We'll see if anything materializes, but, if it does, my best guess is that any newcomers might play wide receiver or on the offensive line.
• Former KU wide receivers coach Darrell Wyatt is out at Texas, a coaching casualty of the Mack Brown movement in the offseason.
Wyatt, who enjoyed two stints at KU before spending the past three years at Texas as the Longhorns' wide receivers coach, is rumored to be in line to become a candidate for the offensive coordinator opening at North Carolina. Wyatt previously served as the offensive coordinator for current UNC head coach Larry Fedora, when the two were together at Southern Miss in 2008-09.
• And, finally, in case you missed it yesterday or earlier today, offensive lineman Joe Gibson, a former walk-on from Rockhurst High who red-shirted in 2013, was given a scholarship for the 2014 season on Monday afternoon.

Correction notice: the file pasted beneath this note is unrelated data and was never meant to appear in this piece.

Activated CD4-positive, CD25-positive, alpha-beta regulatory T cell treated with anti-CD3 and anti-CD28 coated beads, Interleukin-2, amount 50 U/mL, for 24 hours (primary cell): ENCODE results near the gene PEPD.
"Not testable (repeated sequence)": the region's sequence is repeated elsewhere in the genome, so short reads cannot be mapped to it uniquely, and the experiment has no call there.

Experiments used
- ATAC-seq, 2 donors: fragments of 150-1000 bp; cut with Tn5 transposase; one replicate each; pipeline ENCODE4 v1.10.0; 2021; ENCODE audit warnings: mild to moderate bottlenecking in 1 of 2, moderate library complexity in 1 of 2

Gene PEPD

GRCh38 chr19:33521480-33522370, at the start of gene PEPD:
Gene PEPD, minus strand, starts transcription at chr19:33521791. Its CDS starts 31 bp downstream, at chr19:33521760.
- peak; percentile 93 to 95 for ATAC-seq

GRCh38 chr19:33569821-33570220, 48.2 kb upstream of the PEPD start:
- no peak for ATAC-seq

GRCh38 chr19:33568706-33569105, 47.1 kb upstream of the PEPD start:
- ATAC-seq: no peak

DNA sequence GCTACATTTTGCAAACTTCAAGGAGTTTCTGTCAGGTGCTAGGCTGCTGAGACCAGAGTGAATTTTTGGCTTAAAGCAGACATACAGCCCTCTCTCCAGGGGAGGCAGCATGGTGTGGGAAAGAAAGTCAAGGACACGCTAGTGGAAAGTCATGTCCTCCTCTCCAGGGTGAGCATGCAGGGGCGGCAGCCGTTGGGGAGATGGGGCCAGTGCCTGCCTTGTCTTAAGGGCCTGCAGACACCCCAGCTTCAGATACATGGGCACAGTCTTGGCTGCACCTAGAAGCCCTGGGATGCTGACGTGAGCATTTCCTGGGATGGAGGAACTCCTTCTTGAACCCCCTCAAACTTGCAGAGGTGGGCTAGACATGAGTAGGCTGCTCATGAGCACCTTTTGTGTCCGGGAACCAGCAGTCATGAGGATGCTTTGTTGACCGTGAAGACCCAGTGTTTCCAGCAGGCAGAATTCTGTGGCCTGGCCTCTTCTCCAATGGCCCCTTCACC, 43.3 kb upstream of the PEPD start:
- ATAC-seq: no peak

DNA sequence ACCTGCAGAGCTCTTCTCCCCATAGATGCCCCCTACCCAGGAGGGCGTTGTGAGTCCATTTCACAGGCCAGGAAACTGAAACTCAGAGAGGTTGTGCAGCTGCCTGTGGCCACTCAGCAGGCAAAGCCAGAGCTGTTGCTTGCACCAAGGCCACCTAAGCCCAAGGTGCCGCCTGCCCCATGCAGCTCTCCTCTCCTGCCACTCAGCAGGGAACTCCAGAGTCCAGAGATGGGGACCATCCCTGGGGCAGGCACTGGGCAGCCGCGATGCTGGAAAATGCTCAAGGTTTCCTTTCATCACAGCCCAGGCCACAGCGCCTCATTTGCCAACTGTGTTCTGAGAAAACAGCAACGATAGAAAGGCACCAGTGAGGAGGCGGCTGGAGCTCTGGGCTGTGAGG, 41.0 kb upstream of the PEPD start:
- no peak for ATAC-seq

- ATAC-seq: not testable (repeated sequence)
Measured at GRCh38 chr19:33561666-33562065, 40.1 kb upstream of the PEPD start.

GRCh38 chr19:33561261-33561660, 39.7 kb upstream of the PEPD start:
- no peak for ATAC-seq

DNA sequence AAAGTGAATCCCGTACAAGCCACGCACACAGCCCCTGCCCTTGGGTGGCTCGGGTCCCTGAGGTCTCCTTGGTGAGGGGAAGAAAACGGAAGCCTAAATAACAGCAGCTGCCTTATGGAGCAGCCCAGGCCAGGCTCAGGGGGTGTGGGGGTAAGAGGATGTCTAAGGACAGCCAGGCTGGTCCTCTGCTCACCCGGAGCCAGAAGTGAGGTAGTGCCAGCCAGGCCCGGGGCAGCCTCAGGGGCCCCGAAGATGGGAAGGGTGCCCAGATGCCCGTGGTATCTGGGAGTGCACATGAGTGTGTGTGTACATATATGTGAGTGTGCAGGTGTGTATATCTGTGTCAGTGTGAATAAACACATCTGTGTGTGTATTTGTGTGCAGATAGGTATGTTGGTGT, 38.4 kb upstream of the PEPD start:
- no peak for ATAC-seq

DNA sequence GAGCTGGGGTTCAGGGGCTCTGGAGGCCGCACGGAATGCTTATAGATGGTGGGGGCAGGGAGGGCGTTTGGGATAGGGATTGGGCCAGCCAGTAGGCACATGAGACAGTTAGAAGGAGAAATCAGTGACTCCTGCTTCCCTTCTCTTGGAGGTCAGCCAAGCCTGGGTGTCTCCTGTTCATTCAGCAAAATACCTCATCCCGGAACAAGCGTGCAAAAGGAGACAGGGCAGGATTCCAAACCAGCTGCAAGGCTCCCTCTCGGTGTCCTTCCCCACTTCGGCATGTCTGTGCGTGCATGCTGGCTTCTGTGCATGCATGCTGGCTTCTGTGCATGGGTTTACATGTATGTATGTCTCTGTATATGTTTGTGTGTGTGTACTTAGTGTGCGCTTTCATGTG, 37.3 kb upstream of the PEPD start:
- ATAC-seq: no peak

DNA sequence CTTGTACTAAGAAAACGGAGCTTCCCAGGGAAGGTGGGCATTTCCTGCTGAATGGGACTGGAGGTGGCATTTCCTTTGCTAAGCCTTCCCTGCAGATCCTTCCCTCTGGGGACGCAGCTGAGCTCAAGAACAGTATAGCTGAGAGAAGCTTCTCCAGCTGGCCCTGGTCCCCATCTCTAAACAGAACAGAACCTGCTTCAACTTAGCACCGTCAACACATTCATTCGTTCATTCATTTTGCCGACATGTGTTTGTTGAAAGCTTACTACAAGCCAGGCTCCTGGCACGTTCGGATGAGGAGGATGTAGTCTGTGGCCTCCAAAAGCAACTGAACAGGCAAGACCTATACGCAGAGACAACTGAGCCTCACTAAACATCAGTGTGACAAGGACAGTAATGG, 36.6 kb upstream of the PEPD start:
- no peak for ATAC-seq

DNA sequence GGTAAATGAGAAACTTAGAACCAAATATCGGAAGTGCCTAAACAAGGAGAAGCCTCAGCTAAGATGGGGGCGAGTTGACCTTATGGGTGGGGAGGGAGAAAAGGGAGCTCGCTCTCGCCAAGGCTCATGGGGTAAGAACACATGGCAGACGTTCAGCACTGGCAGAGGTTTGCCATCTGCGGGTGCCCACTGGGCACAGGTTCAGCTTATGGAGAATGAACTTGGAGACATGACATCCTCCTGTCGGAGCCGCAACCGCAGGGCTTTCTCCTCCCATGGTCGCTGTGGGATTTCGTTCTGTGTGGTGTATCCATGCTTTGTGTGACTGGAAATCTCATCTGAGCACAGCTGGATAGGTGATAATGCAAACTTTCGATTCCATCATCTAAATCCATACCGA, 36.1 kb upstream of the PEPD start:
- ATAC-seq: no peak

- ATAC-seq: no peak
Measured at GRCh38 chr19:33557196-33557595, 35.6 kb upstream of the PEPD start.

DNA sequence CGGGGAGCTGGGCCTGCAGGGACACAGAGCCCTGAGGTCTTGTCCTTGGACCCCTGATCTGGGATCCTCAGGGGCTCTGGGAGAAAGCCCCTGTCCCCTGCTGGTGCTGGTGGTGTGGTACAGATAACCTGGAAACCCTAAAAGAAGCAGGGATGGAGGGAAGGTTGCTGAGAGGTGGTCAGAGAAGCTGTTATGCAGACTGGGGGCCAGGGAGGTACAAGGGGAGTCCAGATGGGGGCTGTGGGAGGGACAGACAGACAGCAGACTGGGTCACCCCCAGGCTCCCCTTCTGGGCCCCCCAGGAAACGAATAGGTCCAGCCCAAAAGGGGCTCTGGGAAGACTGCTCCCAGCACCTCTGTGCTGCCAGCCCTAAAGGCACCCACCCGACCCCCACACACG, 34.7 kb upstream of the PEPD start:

College football analyst and magazine guru Phil Steele released his preseason all-Big 12 teams earlier today and the Jayhawks, believe it or not, were fairly well represented.
Now, it's not as if KU landed as many guys on Steele's four preseason teams as Baylor, K-State or Oklahoma, but Charlie Weis' squad was given a fair amount of respect.
Here's a quick look.
For starters, putting senior Ben Heeney as one of the top linebackers in the conference was pretty obvious and, had Steele not had him, the whole list would have been suspect.
Heeney has been one of the top tacklers and the leader of the KU defense for the past two seasons and there's no reason to think he'll be anything but that in 2014 as well. If anything, seeing how it's his last season at KU, one might make a strong case for Heeney having his best season yet.
Newcomer Nick Harwell earned the nod here, with Steele putting the Miami (Ohio) transfer just behind Baylor's Antwan Goodley, K-State's Tyler Lockett and Texas Tech's Jakeem Grant. Not going to argue with any of those.
Given Harwell's past performance and his importance to KU's offense, it seems to make sense for Steele to put him here. He's got the talent to move into that first tier by season's end but Montell Cozart and the offensive line are going to have to have big seasons for that to happen.